[Authors Brian W. McCormick of Northern Illinois University, Cody J. Reeves of Brigham Young University, Patrick E. Downes of Rutgers University, Ning Li, of the University of Iowa, and Remus Ilies of National University of Singapore recently published an article in the Journal of Management entitled “Scientific Contributions of Within-Person Research in Management: Making the Juice Worth the Squeeze.” We are pleased to welcome Dr. McCormick as a contributor and happy to announce that the findings will be free to access on our site for a limited time. Below, Dr. McCormick reveals the inspiration for conducting this research and features a video abstract for the article:]
I had read about Mischel’s situation strength notion when I was an undergrad. The idea was that, in strong situations, everyone behaves the same way regardless of individual differences like conscientiousness or extraversion. In weak situations where there aren’t clear norms for behavior, individual differences rule. This phenomenon results in Mischel’s personality by situation interaction such that personality predicts behavior in weak situations but not in strong situations. That made sense to me, and I didn’t giveit much more thought.
Until few years ago. Some of my students were interested in this stuff, so I started reading more about the situation strength hypothesis. Then, as always, I started to question. First, do authors who rely on Mischel’s theory for their hypotheses actually test for variance differences as per the theory? (Spoiler alert-the answer is no, but that paper is under review elsewhere). Second, might it be that this sort of phenomenon goes beyond personality by situation interactions? The more I thought about this second question, the more intrigued I became.
Then I was on sabbatical at the University of Sydney, and I was looking for an excuse to collaborate with Bo Nielsen on something related to international business. It occurred to me that a more general sort of interaction, something that I began calling a restricted variance interaction, was quite common in IB research. So Bo, my longtime partner in crime Tine Kohler, and I published a paper to this effect in JIBS. But the more I thought about it, the more I realized that RV interactions went beyond IB. They were, in fact, everywhere, and at every level of analysis, from within person to between country. If we ever start doing interplanetary research, I bet we find RV interactions there too.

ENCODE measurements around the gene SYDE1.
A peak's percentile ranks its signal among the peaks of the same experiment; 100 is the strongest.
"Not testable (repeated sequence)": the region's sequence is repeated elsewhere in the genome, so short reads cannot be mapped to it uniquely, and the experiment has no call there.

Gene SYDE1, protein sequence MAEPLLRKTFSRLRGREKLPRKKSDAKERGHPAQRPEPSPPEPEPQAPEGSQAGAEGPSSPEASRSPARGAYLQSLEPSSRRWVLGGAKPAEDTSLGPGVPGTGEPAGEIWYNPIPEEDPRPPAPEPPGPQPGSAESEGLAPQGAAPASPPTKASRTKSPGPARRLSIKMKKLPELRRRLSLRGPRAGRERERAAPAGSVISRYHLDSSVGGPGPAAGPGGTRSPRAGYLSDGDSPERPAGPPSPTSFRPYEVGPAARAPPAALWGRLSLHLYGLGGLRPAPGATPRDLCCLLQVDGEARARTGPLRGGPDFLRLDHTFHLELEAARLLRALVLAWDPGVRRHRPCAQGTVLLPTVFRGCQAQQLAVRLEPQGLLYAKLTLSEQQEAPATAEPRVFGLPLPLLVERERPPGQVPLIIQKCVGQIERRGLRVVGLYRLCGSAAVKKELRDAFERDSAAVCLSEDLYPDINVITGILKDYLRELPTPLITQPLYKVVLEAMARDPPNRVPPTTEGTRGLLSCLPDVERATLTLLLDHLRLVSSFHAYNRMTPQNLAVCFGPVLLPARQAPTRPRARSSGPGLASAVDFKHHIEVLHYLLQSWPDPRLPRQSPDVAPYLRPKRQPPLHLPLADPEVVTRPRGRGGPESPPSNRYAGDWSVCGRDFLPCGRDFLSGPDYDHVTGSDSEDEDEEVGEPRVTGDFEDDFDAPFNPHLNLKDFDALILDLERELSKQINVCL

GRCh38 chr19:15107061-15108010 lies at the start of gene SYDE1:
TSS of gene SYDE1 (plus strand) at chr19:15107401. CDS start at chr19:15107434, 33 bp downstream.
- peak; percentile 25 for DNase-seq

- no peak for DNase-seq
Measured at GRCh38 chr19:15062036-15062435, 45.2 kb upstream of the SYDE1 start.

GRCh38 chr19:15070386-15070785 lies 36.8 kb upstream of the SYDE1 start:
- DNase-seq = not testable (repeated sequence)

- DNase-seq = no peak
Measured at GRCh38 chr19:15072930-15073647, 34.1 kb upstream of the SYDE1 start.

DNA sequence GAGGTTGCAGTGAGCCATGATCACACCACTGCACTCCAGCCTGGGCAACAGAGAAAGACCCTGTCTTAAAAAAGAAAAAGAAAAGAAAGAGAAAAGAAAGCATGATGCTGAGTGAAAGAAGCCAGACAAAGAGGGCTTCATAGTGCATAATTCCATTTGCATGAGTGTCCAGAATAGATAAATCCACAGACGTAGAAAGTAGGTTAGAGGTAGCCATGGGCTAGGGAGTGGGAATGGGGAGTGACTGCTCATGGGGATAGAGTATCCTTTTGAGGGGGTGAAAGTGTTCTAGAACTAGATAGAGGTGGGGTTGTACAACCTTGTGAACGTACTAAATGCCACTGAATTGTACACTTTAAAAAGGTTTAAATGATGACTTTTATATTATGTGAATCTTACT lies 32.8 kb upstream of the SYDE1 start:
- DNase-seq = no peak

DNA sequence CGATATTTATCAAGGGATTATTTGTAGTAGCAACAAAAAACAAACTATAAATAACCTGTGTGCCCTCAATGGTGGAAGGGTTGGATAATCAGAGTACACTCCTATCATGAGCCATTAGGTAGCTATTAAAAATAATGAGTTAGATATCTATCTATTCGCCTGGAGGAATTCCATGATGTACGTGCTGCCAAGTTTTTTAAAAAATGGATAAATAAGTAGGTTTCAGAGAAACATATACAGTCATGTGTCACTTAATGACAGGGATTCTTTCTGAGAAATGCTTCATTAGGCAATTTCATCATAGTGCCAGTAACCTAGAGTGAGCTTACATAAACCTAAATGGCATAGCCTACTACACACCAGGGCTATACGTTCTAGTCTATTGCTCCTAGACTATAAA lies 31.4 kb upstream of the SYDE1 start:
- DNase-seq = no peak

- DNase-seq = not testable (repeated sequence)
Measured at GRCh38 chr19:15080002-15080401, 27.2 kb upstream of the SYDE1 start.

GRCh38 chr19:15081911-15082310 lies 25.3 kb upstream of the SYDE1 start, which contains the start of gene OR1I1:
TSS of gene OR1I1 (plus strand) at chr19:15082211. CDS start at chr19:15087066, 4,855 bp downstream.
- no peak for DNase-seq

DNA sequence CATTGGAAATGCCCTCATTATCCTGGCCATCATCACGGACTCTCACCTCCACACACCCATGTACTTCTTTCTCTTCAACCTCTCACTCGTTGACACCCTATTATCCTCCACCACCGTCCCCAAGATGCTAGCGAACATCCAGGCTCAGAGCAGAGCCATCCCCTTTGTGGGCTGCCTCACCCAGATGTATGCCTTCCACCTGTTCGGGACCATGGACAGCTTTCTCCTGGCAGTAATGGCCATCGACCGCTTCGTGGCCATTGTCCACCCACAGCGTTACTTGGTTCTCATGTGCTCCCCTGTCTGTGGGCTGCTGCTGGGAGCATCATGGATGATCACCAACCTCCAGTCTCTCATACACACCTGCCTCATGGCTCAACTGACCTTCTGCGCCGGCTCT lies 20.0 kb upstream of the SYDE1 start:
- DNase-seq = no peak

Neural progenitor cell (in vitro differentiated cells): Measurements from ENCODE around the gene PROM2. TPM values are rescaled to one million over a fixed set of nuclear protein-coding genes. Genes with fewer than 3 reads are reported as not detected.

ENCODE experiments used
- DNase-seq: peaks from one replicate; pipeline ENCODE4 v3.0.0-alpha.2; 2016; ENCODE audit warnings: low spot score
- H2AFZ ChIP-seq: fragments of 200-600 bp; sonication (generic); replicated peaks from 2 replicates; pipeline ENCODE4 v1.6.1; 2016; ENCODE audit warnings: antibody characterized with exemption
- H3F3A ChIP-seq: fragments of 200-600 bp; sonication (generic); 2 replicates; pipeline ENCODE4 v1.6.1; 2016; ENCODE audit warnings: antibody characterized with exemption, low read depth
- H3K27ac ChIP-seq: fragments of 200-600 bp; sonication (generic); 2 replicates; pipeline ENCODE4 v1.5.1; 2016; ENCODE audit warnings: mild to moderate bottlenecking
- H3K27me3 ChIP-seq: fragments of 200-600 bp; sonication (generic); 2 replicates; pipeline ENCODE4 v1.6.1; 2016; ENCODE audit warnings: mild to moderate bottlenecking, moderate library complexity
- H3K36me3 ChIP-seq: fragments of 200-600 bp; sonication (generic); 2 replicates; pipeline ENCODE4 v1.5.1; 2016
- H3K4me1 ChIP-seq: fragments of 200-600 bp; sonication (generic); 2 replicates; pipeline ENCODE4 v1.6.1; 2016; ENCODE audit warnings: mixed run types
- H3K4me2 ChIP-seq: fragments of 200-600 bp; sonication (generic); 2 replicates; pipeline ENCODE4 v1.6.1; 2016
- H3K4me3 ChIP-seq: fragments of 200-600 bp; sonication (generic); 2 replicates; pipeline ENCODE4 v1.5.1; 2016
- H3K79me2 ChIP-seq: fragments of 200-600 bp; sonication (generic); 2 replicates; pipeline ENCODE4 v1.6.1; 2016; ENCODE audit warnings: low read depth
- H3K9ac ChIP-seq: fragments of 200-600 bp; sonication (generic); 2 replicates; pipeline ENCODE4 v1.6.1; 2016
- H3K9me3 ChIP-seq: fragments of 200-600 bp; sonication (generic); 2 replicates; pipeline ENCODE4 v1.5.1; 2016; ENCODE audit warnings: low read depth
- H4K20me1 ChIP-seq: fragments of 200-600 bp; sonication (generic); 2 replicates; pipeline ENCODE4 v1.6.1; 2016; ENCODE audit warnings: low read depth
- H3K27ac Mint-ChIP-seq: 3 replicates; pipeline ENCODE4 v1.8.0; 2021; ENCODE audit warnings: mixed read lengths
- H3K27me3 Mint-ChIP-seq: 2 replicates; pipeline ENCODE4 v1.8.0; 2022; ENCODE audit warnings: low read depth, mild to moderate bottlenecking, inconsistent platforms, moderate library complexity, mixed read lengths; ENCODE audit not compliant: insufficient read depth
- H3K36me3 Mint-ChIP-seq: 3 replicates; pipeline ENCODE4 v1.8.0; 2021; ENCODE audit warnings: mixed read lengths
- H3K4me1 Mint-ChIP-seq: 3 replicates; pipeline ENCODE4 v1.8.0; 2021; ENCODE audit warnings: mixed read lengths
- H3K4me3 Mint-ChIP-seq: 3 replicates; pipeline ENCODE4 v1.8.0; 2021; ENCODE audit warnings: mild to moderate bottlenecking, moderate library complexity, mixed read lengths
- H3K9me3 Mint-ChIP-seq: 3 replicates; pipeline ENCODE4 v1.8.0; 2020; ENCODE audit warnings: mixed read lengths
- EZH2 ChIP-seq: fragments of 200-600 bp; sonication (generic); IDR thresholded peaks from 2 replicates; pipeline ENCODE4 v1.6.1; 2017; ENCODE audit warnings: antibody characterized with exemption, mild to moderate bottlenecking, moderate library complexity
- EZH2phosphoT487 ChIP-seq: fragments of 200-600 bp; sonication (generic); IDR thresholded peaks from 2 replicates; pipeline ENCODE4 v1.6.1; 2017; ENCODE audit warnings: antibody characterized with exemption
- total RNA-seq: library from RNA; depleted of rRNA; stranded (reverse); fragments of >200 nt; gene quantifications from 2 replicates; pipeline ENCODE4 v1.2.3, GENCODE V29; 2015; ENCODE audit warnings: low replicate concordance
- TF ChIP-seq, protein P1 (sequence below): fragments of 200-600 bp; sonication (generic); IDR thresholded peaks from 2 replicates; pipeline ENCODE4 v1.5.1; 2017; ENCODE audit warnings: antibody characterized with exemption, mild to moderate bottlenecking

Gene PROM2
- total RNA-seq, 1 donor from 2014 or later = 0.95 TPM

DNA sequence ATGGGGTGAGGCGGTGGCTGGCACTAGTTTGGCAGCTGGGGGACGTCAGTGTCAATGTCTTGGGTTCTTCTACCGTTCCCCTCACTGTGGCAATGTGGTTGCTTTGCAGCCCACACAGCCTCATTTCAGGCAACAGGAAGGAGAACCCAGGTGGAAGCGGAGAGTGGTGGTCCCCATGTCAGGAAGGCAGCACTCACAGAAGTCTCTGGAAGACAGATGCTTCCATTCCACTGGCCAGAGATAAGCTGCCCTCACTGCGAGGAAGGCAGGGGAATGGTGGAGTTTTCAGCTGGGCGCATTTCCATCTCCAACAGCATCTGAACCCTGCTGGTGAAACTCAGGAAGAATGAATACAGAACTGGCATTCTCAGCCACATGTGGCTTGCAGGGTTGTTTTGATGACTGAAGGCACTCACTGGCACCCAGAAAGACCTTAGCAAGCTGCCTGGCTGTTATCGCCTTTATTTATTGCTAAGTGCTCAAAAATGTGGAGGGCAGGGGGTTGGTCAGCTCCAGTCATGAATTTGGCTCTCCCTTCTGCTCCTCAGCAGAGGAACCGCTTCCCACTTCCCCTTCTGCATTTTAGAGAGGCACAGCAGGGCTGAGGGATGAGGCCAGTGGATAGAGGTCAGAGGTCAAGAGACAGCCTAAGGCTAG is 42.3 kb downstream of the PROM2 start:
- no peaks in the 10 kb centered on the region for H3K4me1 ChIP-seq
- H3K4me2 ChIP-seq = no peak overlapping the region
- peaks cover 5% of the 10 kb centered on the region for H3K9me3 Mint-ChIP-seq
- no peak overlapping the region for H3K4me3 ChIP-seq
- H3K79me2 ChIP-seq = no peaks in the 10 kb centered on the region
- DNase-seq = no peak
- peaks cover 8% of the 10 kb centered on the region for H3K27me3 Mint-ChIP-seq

We started fiddling with data and equations, and we discovered that there was a lot of interesting stuff going on with these interactions. First, restriction of variance affects unstandardized weights, but not standardized weights. Second, while restriction on the DV weakens prediction as per Mischel, restriction on the IV actually has the opposite effect! Third, restriction on a mediator has no effect on the indirect effect. Fourth, higher order RV interactions are also entirely possible. Fifth, RV interactions have their own testing requirements. And the more we looked in the literature, the more we found examples of these and other RV interaction phenomena. Put all of this together, add my student Kate Keeler to the team, and you have our JOM paper.
This paper is one of three that Tine, Bo, Kate, and I are working on. The more that people look at the field through an RV lens, the easier they will find it to support their interaction hypotheses. My hope is that, through these various papers, we can generate enough interest in RV interactions that it reaches a tipping point such that everyone gets some exposure to the thinking that underlies these phenomena. Then we will see interaction hypotheses with stronger foundations than is currently the case. Here’s hopin’.
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